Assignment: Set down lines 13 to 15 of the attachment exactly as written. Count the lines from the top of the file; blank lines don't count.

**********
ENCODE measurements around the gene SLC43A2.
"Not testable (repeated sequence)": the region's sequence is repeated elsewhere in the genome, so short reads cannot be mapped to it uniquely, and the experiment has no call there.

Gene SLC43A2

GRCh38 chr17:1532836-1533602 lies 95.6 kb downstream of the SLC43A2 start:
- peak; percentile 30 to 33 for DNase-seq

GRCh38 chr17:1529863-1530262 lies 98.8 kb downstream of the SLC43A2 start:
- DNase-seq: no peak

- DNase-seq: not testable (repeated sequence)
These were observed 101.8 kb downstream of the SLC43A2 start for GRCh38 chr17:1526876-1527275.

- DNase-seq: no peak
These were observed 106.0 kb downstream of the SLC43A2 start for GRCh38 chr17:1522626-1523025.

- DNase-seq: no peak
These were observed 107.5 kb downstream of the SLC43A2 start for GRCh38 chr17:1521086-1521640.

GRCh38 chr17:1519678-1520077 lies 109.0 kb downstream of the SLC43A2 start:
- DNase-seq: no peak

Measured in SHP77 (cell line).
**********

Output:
These were observed 107.5 kb downstream of the SLC43A2 start for GRCh38 chr17:1521086-1521640.

GRCh38 chr17:1519678-1520077 lies 109.0 kb downstream of the SLC43A2 start:
- DNase-seq: no peak